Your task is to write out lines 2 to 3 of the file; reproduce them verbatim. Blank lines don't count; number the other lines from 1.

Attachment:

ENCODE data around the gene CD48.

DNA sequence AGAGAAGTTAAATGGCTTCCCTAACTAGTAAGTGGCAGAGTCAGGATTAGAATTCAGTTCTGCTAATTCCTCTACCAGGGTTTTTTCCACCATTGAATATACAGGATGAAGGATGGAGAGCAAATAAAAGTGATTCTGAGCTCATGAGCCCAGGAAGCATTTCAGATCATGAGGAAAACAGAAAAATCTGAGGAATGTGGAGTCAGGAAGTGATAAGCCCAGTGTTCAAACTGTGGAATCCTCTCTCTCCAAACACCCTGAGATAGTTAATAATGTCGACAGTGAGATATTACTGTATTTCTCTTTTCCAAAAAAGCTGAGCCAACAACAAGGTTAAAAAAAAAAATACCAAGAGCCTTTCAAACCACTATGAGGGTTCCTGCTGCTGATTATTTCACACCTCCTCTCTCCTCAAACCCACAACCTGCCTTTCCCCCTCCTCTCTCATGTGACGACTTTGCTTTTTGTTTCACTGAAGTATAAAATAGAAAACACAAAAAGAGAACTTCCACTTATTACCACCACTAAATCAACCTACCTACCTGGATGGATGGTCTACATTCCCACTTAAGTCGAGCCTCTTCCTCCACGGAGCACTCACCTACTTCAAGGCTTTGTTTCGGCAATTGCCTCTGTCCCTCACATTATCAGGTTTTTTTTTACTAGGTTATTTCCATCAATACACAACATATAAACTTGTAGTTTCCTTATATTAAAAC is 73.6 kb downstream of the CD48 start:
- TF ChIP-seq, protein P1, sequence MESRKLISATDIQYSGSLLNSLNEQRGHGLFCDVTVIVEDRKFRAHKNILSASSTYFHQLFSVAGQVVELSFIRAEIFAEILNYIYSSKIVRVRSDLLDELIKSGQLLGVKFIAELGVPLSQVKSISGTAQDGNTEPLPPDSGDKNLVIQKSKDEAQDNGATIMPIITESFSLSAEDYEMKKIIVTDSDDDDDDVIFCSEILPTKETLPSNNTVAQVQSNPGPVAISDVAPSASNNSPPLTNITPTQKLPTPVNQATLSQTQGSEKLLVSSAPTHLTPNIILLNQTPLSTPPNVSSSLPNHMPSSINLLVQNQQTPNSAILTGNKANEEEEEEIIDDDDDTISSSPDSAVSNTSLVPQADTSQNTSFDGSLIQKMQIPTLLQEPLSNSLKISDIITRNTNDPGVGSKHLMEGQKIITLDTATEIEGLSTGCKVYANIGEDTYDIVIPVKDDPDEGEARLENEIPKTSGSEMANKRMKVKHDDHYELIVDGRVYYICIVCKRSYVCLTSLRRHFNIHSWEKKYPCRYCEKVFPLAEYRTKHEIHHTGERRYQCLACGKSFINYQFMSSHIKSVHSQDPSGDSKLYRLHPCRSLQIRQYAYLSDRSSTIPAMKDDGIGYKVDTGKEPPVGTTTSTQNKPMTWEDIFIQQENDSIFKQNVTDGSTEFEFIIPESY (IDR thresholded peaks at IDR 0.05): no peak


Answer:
DNA sequence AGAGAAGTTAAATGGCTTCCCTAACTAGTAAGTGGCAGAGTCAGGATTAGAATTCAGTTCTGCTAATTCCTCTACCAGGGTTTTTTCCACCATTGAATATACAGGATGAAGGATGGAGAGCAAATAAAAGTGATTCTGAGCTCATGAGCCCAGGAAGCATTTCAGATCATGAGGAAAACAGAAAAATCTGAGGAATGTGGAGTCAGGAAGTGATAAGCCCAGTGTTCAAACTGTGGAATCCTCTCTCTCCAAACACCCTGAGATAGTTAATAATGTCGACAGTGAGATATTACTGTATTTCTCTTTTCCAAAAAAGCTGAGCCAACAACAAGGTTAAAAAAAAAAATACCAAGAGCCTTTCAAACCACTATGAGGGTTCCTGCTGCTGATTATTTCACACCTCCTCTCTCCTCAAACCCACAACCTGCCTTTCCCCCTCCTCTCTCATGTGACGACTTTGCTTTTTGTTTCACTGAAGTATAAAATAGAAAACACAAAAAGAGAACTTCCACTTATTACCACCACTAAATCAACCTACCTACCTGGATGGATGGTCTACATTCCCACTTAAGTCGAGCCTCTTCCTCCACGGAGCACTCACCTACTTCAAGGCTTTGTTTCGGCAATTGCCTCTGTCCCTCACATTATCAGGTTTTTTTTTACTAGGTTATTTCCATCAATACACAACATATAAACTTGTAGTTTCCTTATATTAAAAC is 73.6 kb downstream of the CD48 start:
- TF ChIP-seq, protein P1, sequence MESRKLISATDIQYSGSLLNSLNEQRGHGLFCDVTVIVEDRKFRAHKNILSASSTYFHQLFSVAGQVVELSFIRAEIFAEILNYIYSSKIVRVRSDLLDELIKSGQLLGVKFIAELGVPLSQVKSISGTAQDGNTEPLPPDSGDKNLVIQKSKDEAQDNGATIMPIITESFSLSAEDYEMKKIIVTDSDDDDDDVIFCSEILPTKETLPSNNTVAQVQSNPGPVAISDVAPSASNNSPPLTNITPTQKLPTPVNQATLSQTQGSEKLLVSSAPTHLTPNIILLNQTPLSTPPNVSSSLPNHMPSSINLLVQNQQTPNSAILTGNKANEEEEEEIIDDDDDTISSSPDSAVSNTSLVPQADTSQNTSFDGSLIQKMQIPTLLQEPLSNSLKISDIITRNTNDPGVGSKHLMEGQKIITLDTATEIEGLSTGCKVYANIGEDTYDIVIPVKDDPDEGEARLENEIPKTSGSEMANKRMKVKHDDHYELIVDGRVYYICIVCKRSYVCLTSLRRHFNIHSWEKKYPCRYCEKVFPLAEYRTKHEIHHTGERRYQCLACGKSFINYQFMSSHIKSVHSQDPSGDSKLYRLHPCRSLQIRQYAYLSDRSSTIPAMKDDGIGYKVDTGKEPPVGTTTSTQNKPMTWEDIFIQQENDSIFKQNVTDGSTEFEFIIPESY (IDR thresholded peaks at IDR 0.05): no peak